חיפוש
  • Barak Herscowitz

The Gospel Hidden in the Arrangements Law



Originally published in Hebrew in "Globes," one of the leading economic newspapers in Israel, in July 2020


The article was written following intensive work by the “Minesweeper” project, aimed at promoting reform in the area of Israeli standards and imports.


[The "Arrangements Law" is a government-sponsored law that includes a basket of economic reforms. It is attached every year or two to the state budget law submitted to the Knesset. Together with the budget, the law expresses the government's economic policy for the coming years.]



The Standards Institute is the main gateway for almost all imports into the State of Israel. Over the years, it has swelled into a regulatory monster of Gargantuan dimensions that weighs down on the Israeli economy • How can we fight bureaucracy? A possible change was suggested with the publication of the draft of the Arrangements Law last week.

The Standards Institute, housed in a rather dull building in Ramat Aviv, is the main gateway for almost all imports into Israel. Many goods, production machines, and materials that arrive in the country must meet local standards whose original purpose was to protect public health and safety. Over the years, the Institute has grown into a regulatory mammoth that bears down on the Israeli economy, contributes to the cost of living, and wastes unnecessarily work days for small businesses in a tangled bureaucratic maze. It is the recently unveiled Arrangements Law, of all things, that contains some positive surprises in this respect.


It is important to understand that the failures of the Institute are costing all us a great deal of cash. The first problem is an excess of standards: toys, sunglasses, and products of every kind being sold in dozens of countries that meet European or American standards are not good enough for the Israeli consumer for some reason, and are subject to unique local standards that make it difficult to import them. Apart from the official standards, there are also “mandatory” standards that have not undergone any kind of formal declaration, but are stashed in hundreds of different laws enacted over the years. A second problem has to with the way in which the products are tested: the Standards Institute is still an inefficient and expensive monopoly in the area of testing.


Simultaneously with the publication of two State Comptroller reports for two consecutive years on the functioning of the Institute, an unusual occurrence in itself, the previous Minister of Economy, Eli Cohen, and the 20th Knesset initiated a number of reforms to improve the Institute's functioning. Shimon Henig, a manufacturer and importer of wooden toys and theater puppets from Haifa, attended one of the debates on the matter in the Economics Committee and described the absurd and disproportionate bureaucratic burden that deny him and many other entrepreneurs the ability to make a living.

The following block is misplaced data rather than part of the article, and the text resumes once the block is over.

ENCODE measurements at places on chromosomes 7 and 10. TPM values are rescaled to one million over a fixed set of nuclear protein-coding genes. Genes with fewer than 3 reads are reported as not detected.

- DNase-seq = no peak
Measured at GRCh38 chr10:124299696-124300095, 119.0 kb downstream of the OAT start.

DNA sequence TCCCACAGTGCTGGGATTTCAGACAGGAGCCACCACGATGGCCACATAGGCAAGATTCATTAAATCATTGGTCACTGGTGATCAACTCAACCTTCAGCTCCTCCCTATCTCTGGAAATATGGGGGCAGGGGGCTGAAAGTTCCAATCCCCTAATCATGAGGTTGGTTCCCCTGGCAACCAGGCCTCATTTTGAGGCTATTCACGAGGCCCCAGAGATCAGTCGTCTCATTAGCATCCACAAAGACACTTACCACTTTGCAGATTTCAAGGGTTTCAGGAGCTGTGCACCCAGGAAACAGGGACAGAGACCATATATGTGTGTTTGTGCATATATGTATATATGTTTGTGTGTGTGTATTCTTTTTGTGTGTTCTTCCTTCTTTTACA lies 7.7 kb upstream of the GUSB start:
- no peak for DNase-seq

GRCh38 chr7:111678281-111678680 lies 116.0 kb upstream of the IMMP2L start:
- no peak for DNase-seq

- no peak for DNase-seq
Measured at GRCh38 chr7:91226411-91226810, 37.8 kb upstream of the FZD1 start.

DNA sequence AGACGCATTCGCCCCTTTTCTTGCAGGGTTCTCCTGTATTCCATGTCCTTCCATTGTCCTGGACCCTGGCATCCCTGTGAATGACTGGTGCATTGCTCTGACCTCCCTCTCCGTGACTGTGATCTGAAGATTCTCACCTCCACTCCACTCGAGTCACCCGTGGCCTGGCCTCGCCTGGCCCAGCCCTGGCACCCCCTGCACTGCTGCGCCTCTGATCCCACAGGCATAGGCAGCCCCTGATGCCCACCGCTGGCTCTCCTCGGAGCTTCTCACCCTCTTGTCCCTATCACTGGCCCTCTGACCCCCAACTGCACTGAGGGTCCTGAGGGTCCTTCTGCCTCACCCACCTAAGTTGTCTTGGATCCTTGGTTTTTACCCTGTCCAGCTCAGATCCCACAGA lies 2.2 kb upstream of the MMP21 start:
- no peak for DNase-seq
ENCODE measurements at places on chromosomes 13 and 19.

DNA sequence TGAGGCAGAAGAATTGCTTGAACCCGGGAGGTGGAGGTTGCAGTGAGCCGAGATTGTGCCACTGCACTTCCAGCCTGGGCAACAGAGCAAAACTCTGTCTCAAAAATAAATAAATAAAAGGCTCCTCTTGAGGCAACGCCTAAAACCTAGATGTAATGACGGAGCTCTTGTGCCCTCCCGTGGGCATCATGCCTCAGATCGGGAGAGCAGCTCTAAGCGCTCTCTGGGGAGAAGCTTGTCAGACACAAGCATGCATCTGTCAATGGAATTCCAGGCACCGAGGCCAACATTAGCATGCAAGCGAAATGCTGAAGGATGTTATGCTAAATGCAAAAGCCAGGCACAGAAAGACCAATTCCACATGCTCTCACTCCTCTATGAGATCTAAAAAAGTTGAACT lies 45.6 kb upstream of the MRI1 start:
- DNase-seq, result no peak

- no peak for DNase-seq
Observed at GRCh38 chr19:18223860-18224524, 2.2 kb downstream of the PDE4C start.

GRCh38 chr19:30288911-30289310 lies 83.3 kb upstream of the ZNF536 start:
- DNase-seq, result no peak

The chairman of the workers' committee at the Standards Institute promptly dismissed Henig and exclaimed: "Does he want the State of Israel to open imports freely so that he can buy a house in Savyon?" The accusation by the representative of Institute employees that the small entrepreneur from Haifa wants “to buy a house in Savyon” neatly summarized the contempt of the Institute and its employees for importers and for the citizens’ pockets. But members of Knesset apparently were not impressed, and both reforms were launched. The first demanded that the Standards Institute begin adopting international standards. The second was to do away with the Institute’s monopoly on testing, opening the market to private laboratories.


Unfortunately, both reforms have made little progress. Admittedly, some of the international standards have been adopted, but the Institute and the Ministry of Economy have never submitted a list of standards that they intend to adopt, although they have been required to do so by law. As for the laboratories, only a handful have been opened, and the monopoly of the Institute, whose testing fees have been financing its many employees, has not diminished considerably.


A possible change cropped up last week with the publication of the draft for the Arrangements Law. The law promises two significant changes. The first is to process most imported products by affidavit, which obviates the need for the Standards Institute’s bureaucracy and testing. The goods will be transferred directly from ship to store, with the importer's declaration of compliance with the standards. The second is a section that will force the Ministry of Economy to scrupulously map, on a short schedule, all the standards, including those that are not official but hidden in different and bizarre laws. The mapping must also point out the gap between the Israeli and international standard. This is a major accomplishment, because such a mapping will give the public the means to push for the abolition of outdated and unnecessary standards and the adoption of standards accepted worldwide.


It is difficult to overstate the importance of the section concerning the Standards Institute in the Arrangements Law. The Israeli regulatory burden, resulting from the ossified conservatism of the officials of the Standards Administration and from the protectionism of the workers' committee of Institute employees, even at the cost of harm to the general public, affects each and every one of us. The unnecessary and muddled Israeli standards, and the monopoly of the Institute, wreck expensive working days of small and medium-sized businesses and roll huge costs onto the citizens. Especially now, with an economic crisis the extent of which is not yet known, it is important to make sure that the Knesset withstands the pressure of stakeholders and completes the enactment of the welcome reforms.

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